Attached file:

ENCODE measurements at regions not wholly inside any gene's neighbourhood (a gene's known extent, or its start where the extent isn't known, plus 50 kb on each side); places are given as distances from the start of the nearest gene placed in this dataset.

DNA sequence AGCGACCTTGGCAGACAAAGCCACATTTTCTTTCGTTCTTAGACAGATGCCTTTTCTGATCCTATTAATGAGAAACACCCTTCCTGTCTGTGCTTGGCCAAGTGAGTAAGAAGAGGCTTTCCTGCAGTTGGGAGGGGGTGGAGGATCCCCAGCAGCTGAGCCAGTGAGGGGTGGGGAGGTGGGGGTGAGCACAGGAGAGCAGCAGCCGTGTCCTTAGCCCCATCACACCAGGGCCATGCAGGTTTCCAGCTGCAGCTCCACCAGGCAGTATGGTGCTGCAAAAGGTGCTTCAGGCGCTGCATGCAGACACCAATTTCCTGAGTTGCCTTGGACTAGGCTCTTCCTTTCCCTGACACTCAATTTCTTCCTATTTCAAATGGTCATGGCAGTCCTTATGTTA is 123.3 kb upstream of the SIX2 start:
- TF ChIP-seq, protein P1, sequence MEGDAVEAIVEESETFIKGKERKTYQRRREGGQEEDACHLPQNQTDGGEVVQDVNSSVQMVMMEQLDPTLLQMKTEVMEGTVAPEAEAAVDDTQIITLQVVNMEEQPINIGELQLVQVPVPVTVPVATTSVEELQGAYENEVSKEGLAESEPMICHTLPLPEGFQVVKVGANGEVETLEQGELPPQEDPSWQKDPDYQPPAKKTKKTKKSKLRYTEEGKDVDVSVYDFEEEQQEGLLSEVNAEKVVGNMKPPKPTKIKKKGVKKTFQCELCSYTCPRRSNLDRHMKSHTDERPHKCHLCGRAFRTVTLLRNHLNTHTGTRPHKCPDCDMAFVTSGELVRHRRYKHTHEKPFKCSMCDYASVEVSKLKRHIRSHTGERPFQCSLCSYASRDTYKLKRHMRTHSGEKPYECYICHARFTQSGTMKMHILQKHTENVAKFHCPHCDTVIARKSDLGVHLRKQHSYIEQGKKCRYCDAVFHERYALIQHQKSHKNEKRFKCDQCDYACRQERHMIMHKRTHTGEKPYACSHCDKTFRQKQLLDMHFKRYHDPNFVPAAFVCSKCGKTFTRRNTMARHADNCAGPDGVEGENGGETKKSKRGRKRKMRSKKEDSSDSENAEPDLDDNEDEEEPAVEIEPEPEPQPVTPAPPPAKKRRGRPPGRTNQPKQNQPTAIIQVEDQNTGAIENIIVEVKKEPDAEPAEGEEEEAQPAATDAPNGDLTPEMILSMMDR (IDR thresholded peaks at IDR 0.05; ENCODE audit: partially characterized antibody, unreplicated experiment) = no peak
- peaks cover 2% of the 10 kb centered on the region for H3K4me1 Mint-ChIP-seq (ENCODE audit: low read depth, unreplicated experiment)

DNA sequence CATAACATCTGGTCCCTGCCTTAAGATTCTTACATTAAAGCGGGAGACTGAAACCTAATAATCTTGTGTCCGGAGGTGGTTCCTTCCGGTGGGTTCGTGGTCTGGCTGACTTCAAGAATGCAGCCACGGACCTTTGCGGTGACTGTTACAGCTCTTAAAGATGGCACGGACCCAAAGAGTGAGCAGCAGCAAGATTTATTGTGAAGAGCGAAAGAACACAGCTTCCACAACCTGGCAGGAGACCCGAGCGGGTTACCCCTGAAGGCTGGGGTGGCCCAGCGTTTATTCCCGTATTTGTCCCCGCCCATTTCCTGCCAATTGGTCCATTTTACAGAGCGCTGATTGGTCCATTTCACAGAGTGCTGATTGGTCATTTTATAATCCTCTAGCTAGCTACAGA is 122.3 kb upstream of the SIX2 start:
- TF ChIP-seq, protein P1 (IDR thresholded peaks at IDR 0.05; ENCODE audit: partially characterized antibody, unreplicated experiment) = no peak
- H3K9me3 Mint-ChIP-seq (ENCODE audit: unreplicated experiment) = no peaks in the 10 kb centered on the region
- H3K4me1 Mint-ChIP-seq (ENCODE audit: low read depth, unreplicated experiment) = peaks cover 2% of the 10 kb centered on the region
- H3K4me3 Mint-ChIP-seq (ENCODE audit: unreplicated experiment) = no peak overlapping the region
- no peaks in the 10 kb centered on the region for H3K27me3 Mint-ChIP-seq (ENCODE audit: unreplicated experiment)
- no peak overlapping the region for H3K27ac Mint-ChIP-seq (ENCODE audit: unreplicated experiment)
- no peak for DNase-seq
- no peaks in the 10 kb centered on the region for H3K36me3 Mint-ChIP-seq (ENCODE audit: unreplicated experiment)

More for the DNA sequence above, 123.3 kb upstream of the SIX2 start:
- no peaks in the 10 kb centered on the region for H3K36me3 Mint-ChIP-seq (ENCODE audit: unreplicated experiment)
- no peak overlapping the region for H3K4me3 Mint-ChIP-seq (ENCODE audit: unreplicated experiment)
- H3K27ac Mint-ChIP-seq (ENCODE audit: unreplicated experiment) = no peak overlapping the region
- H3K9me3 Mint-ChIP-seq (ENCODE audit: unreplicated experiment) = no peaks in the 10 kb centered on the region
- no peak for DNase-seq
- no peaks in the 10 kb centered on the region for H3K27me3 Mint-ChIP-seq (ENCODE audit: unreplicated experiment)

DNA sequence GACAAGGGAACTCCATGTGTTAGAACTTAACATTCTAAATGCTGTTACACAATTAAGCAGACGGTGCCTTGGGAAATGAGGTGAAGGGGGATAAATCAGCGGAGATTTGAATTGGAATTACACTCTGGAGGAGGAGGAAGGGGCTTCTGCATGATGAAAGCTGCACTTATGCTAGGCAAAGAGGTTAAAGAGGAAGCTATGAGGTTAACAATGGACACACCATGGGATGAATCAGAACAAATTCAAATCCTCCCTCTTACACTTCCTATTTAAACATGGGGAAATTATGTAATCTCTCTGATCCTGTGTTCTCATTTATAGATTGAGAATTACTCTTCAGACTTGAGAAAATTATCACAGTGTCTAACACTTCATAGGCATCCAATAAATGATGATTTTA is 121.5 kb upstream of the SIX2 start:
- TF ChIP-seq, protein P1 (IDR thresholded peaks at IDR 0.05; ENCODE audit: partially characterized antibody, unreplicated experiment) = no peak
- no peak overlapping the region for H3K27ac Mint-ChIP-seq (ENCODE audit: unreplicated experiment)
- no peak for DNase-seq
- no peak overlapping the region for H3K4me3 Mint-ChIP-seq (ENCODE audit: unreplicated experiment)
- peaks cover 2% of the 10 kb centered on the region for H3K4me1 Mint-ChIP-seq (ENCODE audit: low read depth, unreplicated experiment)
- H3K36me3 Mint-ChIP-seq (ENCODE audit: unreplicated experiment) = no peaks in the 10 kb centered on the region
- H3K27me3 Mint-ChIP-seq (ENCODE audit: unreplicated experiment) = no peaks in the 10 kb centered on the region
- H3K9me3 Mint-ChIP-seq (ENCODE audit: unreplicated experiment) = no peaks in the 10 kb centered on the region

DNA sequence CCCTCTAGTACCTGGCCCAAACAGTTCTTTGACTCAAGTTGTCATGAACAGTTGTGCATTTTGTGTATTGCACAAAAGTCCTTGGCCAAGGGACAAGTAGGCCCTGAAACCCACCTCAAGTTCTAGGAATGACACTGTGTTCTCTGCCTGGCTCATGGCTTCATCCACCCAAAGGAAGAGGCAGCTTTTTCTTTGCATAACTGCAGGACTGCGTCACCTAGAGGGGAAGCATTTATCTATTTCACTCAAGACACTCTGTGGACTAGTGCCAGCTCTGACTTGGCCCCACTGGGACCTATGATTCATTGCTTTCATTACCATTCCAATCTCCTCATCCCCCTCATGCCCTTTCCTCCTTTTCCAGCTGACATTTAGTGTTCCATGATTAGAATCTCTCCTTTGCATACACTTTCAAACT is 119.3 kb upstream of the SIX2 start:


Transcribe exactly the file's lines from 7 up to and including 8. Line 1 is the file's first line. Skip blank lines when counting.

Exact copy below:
- H3K9me3 Mint-ChIP-seq (ENCODE audit: unreplicated experiment) = no peaks in the 10 kb centered on the region
- H3K4me1 Mint-ChIP-seq (ENCODE audit: low read depth, unreplicated experiment) = peaks cover 2% of the 10 kb centered on the region